I normally steer clear of over-the-top superlatives, but I have to make an exception for khad ki sabzi – this is truly THE BEST recipe I have discovered in a long time. A few simple vegetables cooked in ghee and lemon juice – and the effect is magic!
This aloo mooli kadhi (potato radish sticks in gram flour curry) recipe, adapted from Sanjeev Kapoor’s, is a simpler alternative to pakora kadhi, besides being an interesting way of adding radish (mooli) to the diet. The Indian white radish has a taste so powerfully pungent that one can’t have much of it raw. I like mooli paratha, but other ways of cooking mooli don’t excite me. Aloo mooli kadhi, though, had me sold from the word go. The potatoes tone down the sharpness of mooli, and the yogurt and gram flour cloak it all in a rich, delicious sauce.
Here’s a way to sneak in some cabbage goodness into your meals, without cooking up a full-blown cabbage curry: make cabbage paratha. With a generous spiking of cabbage and spices, this wholesome pan-fried flatbread is a satisfying meal on its own. With chutney or pickle on the side, cabbage paratha is just the thing for a weekend brunch or a lunchbox treat.
I got up this Sunday morning with a halwa craving, fondly remembering the sooji ka halwa my mom used to make on weekends. There was no sooji (semolina) in the pantry to recreate her recipe, so I turned internet-wards for recourse.
The recipe for gur aur atte ka halwa (jaggery and whole wheat flour halwa) on Divine Taste struck an instant chord: the pictures were mouth-watering, and the key ingredients – whole wheat and jaggery – were healthy substitutes (well, more importantly, available with me!) for semolina and sugar.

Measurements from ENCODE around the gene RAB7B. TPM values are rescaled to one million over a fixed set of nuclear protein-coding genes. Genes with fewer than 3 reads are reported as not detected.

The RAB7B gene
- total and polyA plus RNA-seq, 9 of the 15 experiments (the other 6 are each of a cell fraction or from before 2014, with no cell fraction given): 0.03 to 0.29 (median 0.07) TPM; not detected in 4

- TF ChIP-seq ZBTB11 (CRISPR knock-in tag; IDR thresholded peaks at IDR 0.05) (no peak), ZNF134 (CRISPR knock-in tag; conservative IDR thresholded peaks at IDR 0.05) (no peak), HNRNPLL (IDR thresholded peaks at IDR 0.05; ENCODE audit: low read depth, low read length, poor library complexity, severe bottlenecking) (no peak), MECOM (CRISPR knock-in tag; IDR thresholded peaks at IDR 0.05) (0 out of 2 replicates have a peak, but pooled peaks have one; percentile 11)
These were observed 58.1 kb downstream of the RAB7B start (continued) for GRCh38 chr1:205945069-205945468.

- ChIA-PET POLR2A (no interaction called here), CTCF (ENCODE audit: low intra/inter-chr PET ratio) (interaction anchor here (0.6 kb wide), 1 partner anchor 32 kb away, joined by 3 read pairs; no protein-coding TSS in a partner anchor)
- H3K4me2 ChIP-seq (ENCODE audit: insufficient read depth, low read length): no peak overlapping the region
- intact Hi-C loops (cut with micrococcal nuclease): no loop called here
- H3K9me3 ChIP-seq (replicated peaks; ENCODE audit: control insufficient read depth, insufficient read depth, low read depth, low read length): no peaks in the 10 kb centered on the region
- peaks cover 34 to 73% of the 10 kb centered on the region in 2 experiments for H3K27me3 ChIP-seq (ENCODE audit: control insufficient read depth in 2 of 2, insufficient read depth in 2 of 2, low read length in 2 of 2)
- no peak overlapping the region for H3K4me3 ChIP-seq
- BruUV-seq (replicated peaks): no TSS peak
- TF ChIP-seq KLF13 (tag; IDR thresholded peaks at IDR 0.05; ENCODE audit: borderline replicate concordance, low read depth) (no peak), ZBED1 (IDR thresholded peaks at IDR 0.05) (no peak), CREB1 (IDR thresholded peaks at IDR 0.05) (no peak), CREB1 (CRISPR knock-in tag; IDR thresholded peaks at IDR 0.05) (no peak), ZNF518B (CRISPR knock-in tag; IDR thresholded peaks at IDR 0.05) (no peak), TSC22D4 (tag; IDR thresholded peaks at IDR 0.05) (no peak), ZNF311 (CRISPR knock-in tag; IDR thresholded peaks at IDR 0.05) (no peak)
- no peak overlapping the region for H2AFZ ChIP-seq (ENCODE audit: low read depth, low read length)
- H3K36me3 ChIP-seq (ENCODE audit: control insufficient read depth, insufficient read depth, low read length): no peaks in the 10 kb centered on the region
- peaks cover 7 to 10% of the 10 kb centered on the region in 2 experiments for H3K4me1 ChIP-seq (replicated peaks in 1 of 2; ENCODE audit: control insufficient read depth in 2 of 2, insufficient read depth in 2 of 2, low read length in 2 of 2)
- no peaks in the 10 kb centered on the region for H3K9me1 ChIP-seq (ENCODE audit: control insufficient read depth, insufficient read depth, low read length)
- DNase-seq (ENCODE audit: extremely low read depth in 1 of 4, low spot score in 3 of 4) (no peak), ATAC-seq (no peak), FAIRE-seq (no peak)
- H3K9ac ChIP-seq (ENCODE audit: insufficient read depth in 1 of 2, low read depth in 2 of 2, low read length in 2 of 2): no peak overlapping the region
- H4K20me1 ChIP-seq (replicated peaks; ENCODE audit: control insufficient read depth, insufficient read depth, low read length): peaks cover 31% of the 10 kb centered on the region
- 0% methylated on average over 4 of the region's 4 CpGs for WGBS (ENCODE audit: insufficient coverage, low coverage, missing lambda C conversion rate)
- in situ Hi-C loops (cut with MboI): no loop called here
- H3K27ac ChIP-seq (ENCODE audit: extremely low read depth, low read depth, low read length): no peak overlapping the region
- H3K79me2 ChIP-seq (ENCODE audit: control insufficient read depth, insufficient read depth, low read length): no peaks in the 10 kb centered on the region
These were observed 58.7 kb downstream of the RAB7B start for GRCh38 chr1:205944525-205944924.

In my pre-teen years, food mentions in books would send my senses into overdrive visualizing them. The less familiar the food, the more vivid the imagined details. "Hot buttered scones", said Enid Blyton, and I pictured a mildly sweet nimki-like snack twisted into conical shape, dripping with melted butter. "Lemonade" to my mind was a cross between nimbu pani and Limca. "Red radishes" were slender, graceful and blood red, more alluring than the humble white we had access to.
Reading Jhumpa Lahiri’s novel The Namesake, I realised I am not much changed today. Ashima makes "thick channa dal with swollen brown raisins" for her party. What can that be like? Now I don’t just imagine, I cook my interpretation of it :)
Khichdi isn’t exactly the height of culinary sophistication – but sometimes we don’t want culinary sophistication. Hands up all men and women living away from family who, after a series of spice-laden oily meals outdoors or countless packets of instant noodles, crave for simple home-cooked khichdi?